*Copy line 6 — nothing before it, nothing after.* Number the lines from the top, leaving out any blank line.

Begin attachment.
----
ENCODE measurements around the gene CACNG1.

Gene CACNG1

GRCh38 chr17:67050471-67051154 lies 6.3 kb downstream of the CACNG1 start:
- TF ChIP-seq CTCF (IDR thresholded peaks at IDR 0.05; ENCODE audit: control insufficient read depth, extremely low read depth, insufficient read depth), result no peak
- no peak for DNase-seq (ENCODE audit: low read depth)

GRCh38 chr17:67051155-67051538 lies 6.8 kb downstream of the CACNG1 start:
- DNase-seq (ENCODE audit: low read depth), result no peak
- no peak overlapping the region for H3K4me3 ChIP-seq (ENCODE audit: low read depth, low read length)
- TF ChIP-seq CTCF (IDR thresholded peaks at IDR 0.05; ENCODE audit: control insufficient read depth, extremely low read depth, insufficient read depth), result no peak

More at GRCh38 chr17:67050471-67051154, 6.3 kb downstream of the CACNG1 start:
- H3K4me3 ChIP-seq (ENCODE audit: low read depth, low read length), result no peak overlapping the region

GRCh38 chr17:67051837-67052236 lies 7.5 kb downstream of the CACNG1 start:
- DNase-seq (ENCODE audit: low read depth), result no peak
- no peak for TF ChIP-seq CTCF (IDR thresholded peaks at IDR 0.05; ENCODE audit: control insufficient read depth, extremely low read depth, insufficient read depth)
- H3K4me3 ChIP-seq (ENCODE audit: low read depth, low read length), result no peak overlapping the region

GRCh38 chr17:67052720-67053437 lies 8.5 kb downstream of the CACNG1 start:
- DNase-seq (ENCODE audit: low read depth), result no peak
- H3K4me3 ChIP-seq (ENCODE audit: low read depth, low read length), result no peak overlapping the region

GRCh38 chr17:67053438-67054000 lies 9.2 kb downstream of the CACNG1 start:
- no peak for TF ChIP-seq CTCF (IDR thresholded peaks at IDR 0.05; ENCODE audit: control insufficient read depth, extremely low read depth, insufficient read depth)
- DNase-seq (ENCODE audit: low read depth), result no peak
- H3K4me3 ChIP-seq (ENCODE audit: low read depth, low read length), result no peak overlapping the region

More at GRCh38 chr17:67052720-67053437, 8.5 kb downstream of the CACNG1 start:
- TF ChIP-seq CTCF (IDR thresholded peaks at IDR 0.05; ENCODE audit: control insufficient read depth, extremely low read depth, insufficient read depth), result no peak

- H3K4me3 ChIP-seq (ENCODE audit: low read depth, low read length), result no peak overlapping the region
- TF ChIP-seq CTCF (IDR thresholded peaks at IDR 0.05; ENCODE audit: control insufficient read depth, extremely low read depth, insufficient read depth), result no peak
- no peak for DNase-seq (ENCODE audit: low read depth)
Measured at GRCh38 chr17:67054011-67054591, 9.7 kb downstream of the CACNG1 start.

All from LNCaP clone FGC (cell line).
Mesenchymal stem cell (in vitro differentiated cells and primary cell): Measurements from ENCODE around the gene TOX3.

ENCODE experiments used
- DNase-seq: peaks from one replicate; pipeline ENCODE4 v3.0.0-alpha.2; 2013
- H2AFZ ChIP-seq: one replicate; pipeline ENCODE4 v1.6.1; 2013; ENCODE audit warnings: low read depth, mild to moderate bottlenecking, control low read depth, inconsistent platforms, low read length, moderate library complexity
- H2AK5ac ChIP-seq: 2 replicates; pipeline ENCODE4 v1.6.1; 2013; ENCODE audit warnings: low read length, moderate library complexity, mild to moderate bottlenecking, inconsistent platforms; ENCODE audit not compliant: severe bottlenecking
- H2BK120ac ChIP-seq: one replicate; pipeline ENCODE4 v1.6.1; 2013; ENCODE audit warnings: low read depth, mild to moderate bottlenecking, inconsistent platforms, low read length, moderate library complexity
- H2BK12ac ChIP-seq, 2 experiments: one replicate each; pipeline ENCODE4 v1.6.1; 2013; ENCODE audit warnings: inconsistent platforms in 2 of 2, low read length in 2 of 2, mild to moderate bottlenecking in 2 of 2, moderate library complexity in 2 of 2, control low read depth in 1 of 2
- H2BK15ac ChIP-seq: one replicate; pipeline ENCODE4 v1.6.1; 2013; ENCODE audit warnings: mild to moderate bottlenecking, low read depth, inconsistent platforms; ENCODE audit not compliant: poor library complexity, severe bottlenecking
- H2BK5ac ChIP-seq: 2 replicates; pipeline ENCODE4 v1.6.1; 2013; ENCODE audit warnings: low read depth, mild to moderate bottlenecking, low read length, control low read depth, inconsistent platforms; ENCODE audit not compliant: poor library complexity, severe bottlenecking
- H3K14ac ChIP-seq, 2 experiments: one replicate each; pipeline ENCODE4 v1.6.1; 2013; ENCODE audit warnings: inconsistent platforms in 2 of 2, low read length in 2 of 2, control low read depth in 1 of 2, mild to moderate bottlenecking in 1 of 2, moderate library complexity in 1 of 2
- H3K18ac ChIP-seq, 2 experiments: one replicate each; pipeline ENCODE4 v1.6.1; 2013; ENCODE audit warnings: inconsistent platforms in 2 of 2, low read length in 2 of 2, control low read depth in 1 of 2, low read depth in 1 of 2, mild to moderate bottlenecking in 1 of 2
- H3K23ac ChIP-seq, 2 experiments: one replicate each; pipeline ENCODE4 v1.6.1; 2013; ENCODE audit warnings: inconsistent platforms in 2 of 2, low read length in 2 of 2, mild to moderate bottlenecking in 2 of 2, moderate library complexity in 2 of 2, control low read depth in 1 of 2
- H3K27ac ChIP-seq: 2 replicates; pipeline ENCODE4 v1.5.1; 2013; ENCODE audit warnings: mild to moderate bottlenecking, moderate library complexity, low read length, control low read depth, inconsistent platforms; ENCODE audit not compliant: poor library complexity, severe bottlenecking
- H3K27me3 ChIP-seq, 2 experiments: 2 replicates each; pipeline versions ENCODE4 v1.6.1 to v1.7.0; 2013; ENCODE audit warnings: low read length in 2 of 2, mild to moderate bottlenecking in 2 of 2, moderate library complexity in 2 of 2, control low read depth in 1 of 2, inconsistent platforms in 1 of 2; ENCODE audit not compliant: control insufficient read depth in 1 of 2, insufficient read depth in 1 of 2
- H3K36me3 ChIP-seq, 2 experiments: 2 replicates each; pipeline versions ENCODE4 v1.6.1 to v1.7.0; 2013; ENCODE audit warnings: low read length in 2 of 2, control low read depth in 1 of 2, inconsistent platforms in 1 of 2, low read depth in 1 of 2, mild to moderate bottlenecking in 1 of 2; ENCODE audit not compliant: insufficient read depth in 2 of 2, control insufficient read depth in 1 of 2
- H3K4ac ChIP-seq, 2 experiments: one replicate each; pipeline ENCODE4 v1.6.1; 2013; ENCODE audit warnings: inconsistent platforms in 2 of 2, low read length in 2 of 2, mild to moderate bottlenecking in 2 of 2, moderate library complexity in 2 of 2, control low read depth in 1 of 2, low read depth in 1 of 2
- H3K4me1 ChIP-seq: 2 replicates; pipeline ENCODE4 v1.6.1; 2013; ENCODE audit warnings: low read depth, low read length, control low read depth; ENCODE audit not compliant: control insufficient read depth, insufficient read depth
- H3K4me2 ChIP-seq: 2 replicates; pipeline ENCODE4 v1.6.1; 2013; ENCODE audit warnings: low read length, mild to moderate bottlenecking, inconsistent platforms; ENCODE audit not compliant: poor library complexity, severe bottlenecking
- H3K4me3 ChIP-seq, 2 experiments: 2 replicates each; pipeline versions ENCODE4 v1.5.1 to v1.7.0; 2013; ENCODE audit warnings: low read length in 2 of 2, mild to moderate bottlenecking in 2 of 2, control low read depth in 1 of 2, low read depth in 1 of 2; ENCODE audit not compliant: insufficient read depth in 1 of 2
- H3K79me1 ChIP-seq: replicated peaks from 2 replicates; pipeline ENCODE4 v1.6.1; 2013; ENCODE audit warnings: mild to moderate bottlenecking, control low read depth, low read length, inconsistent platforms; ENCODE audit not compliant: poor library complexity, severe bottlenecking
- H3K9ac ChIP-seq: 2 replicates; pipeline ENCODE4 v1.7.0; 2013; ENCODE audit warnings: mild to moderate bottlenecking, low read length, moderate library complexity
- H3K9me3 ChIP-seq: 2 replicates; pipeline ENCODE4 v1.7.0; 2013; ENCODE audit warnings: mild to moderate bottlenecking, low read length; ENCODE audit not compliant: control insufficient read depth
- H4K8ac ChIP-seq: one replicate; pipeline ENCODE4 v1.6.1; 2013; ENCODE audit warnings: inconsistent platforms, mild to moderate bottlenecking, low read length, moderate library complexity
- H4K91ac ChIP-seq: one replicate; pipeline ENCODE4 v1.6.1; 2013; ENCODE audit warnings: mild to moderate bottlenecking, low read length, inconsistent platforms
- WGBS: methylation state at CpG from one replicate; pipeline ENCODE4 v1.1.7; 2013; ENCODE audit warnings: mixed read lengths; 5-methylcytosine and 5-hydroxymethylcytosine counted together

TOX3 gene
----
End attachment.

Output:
GRCh38 chr17:67051155-67051538 lies 6.8 kb downstream of the CACNG1 start: